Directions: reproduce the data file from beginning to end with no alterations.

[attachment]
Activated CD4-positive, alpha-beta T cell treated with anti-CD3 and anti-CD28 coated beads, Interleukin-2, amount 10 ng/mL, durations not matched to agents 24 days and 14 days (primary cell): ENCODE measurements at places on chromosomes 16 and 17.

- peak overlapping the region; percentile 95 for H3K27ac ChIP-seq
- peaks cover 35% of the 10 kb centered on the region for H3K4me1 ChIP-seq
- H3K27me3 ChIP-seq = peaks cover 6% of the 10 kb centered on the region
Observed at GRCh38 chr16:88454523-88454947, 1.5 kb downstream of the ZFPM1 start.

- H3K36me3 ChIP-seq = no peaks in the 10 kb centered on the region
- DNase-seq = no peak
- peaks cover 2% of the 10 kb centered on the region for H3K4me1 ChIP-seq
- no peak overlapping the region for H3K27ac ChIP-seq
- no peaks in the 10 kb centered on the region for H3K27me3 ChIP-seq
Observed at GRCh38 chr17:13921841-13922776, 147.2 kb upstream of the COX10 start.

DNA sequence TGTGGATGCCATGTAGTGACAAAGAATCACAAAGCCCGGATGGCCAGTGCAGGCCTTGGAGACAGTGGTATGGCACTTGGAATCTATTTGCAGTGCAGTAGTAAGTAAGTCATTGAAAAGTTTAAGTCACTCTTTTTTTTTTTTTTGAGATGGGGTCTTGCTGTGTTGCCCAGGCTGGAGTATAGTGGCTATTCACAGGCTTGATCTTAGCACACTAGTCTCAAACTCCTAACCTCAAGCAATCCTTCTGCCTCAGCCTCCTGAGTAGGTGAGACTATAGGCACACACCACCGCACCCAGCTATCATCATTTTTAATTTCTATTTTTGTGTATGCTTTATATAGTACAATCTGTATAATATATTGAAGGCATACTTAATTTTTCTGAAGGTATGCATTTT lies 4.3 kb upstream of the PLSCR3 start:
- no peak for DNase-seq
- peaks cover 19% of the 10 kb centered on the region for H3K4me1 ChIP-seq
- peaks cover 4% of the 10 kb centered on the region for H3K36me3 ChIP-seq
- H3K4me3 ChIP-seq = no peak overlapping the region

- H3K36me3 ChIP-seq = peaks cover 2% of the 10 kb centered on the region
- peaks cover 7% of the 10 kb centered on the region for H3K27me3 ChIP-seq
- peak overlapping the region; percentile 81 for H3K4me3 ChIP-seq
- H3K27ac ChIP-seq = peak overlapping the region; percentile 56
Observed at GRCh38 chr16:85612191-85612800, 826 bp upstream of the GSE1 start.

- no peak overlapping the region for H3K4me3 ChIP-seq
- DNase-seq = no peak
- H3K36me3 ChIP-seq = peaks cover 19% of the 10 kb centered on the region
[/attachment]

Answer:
Activated CD4-positive, alpha-beta T cell treated with anti-CD3 and anti-CD28 coated beads, Interleukin-2, amount 10 ng/mL, durations not matched to agents 24 days and 14 days (primary cell): ENCODE measurements at places on chromosomes 16 and 17.

- peak overlapping the region; percentile 95 for H3K27ac ChIP-seq
- peaks cover 35% of the 10 kb centered on the region for H3K4me1 ChIP-seq
- H3K27me3 ChIP-seq = peaks cover 6% of the 10 kb centered on the region
Observed at GRCh38 chr16:88454523-88454947, 1.5 kb downstream of the ZFPM1 start.

- H3K36me3 ChIP-seq = no peaks in the 10 kb centered on the region
- DNase-seq = no peak
- peaks cover 2% of the 10 kb centered on the region for H3K4me1 ChIP-seq
- no peak overlapping the region for H3K27ac ChIP-seq
- no peaks in the 10 kb centered on the region for H3K27me3 ChIP-seq
Observed at GRCh38 chr17:13921841-13922776, 147.2 kb upstream of the COX10 start.

DNA sequence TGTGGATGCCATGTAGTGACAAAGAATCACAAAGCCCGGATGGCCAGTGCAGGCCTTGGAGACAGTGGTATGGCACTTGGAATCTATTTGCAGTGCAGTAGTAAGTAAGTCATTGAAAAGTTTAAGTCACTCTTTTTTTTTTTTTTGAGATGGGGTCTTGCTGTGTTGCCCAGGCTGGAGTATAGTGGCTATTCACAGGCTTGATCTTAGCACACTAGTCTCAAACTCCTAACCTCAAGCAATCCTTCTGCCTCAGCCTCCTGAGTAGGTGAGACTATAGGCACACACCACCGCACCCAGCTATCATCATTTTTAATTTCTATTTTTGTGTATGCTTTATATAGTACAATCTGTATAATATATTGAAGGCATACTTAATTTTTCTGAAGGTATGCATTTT lies 4.3 kb upstream of the PLSCR3 start:
- no peak for DNase-seq
- peaks cover 19% of the 10 kb centered on the region for H3K4me1 ChIP-seq
- peaks cover 4% of the 10 kb centered on the region for H3K36me3 ChIP-seq
- H3K4me3 ChIP-seq = no peak overlapping the region

- H3K36me3 ChIP-seq = peaks cover 2% of the 10 kb centered on the region
- peaks cover 7% of the 10 kb centered on the region for H3K27me3 ChIP-seq
- peak overlapping the region; percentile 81 for H3K4me3 ChIP-seq
- H3K27ac ChIP-seq = peak overlapping the region; percentile 56
Observed at GRCh38 chr16:85612191-85612800, 826 bp upstream of the GSE1 start.

- no peak overlapping the region for H3K4me3 ChIP-seq
- DNase-seq = no peak
- H3K36me3 ChIP-seq = peaks cover 19% of the 10 kb centered on the region